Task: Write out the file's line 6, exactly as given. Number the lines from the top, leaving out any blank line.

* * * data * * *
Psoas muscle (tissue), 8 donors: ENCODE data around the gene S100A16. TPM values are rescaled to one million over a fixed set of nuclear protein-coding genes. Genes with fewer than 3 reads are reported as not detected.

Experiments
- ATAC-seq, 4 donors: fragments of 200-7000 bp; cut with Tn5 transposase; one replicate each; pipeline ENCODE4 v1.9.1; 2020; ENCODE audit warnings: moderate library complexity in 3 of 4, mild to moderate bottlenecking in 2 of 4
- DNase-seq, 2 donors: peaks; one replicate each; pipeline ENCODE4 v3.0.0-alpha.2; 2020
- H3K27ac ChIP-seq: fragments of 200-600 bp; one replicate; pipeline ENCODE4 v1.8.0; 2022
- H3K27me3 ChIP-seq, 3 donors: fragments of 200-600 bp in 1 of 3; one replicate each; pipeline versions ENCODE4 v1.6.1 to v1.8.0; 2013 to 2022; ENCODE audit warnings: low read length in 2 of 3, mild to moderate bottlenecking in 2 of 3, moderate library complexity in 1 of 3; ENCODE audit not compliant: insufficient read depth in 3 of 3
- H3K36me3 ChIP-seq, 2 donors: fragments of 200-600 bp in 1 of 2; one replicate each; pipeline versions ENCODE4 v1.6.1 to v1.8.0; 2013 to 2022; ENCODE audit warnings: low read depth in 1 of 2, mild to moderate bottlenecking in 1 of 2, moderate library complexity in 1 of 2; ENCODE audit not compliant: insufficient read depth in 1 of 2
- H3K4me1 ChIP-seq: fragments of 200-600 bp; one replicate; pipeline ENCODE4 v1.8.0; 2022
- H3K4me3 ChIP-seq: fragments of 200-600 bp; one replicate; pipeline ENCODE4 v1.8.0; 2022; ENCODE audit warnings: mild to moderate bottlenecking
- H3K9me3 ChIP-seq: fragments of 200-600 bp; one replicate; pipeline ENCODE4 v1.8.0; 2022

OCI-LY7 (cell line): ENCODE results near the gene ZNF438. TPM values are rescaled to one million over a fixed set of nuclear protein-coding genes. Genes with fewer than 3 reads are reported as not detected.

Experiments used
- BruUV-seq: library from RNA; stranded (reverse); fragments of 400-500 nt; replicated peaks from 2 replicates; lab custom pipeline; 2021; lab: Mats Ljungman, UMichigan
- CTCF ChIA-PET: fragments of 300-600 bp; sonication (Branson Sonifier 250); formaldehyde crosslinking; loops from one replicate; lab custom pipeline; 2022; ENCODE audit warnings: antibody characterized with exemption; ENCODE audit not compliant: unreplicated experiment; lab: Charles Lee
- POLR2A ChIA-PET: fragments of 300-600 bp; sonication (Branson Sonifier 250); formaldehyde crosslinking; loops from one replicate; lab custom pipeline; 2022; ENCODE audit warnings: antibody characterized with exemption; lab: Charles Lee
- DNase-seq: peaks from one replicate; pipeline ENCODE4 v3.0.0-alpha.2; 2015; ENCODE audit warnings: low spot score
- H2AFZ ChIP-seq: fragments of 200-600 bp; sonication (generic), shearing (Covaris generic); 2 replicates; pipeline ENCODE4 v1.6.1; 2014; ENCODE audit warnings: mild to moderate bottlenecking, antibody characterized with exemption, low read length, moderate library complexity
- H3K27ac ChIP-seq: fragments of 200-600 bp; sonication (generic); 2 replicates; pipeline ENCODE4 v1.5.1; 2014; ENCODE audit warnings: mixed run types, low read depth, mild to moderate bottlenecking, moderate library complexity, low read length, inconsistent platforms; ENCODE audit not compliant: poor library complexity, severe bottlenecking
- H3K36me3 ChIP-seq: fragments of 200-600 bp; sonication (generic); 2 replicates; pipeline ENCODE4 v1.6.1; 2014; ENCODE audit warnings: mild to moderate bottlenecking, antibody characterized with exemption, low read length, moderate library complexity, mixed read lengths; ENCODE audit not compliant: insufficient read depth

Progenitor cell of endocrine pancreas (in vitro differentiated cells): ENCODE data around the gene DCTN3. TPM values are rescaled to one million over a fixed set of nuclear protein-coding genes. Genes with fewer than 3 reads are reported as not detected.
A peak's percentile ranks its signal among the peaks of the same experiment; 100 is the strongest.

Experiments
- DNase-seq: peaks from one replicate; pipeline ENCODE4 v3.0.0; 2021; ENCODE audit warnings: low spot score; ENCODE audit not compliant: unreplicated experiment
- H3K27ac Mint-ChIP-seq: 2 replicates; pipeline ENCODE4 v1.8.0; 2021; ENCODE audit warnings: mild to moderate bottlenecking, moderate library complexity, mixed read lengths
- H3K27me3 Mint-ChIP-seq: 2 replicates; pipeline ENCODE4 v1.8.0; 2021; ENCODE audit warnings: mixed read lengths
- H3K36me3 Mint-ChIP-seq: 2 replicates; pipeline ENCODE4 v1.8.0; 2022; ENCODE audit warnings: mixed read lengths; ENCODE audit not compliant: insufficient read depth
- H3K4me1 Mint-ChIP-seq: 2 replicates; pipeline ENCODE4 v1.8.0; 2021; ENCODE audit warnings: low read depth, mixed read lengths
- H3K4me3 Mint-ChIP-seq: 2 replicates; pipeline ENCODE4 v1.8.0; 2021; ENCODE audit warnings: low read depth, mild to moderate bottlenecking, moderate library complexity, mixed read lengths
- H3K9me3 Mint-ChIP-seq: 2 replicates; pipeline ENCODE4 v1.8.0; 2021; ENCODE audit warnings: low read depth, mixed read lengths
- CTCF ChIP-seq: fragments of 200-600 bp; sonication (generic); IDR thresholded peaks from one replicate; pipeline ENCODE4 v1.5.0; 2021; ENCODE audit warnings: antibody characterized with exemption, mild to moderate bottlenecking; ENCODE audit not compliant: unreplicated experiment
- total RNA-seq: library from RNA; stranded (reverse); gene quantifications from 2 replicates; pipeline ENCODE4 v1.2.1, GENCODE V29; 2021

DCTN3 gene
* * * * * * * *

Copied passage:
- H3K27me3 ChIP-seq, 3 donors: fragments of 200-600 bp in 1 of 3; one replicate each; pipeline versions ENCODE4 v1.6.1 to v1.8.0; 2013 to 2022; ENCODE audit warnings: low read length in 2 of 3, mild to moderate bottlenecking in 2 of 3, moderate library complexity in 1 of 3; ENCODE audit not compliant: insufficient read depth in 3 of 3